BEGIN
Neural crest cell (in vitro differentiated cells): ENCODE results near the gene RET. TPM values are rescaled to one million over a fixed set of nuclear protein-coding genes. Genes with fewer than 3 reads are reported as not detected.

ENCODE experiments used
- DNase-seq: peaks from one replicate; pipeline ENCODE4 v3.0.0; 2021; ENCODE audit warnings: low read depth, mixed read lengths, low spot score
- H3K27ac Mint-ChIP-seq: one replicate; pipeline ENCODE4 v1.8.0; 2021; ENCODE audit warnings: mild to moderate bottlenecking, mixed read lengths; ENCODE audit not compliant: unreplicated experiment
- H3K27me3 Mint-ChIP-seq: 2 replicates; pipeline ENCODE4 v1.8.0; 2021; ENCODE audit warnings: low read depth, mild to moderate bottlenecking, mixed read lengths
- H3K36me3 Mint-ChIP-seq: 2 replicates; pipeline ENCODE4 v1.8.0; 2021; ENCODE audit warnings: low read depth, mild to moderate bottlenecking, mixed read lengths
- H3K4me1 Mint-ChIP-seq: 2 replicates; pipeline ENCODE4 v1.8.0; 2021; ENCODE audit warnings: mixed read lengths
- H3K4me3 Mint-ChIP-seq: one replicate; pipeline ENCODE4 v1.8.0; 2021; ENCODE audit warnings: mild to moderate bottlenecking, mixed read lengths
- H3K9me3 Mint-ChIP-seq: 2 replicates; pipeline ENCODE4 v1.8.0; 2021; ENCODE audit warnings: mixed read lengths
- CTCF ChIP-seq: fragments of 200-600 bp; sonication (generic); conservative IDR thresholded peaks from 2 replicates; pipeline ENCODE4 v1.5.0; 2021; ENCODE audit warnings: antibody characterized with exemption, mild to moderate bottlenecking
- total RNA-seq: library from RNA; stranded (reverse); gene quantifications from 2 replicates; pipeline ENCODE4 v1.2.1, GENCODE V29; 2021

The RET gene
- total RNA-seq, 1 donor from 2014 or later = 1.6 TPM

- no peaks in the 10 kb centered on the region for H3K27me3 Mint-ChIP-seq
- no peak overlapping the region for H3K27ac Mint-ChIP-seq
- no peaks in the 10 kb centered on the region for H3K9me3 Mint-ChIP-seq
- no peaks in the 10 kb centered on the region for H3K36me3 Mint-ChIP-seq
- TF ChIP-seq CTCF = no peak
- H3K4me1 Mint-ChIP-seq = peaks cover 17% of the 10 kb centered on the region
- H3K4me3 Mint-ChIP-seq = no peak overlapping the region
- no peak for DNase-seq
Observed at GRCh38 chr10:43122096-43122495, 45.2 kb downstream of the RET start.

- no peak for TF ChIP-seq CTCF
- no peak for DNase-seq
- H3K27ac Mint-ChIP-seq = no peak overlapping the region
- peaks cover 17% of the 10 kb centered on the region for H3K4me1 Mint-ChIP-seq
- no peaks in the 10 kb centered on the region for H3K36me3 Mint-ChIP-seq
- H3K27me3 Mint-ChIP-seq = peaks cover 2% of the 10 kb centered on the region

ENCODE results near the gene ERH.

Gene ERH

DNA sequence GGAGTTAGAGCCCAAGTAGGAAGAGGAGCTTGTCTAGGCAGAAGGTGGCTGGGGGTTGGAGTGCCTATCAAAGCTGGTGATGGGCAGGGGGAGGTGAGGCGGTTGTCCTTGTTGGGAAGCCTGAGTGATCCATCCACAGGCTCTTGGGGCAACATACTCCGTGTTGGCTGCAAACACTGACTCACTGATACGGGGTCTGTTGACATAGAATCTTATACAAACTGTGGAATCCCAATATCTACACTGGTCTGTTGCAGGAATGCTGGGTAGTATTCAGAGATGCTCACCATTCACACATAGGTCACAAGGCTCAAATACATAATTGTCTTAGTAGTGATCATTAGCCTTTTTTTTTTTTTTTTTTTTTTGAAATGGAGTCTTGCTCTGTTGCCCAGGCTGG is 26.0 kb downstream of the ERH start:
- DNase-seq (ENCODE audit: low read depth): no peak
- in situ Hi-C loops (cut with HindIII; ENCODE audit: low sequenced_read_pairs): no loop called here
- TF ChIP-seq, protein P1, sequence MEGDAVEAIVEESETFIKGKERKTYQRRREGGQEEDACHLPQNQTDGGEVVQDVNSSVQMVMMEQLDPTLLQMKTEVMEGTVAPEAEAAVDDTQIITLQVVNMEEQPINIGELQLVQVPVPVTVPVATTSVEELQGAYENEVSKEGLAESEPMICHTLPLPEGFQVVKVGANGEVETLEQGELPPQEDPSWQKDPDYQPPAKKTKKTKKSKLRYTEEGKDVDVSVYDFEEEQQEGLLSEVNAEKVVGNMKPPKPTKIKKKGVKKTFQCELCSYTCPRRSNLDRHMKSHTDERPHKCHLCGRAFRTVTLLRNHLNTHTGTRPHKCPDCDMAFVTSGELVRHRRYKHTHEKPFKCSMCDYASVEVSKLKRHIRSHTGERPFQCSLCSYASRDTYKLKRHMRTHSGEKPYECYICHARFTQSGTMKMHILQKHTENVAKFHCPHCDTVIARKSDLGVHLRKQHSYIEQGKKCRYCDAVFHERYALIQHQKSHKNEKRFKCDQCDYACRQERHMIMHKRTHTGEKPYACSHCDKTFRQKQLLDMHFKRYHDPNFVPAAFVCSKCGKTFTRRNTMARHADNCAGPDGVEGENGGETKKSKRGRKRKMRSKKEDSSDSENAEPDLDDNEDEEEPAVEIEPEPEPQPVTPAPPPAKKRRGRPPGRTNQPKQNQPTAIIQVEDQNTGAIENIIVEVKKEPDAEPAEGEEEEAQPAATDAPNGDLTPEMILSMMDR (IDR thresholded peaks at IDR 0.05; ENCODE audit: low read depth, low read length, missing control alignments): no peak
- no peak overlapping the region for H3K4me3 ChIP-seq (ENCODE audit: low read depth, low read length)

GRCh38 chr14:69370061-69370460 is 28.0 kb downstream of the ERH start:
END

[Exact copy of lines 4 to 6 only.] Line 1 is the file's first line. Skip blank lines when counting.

- H3K27ac Mint-ChIP-seq: one replicate; pipeline ENCODE4 v1.8.0; 2021; ENCODE audit warnings: mild to moderate bottlenecking, mixed read lengths; ENCODE audit not compliant: unreplicated experiment
- H3K27me3 Mint-ChIP-seq: 2 replicates; pipeline ENCODE4 v1.8.0; 2021; ENCODE audit warnings: low read depth, mild to moderate bottlenecking, mixed read lengths
- H3K36me3 Mint-ChIP-seq: 2 replicates; pipeline ENCODE4 v1.8.0; 2021; ENCODE audit warnings: low read depth, mild to moderate bottlenecking, mixed read lengths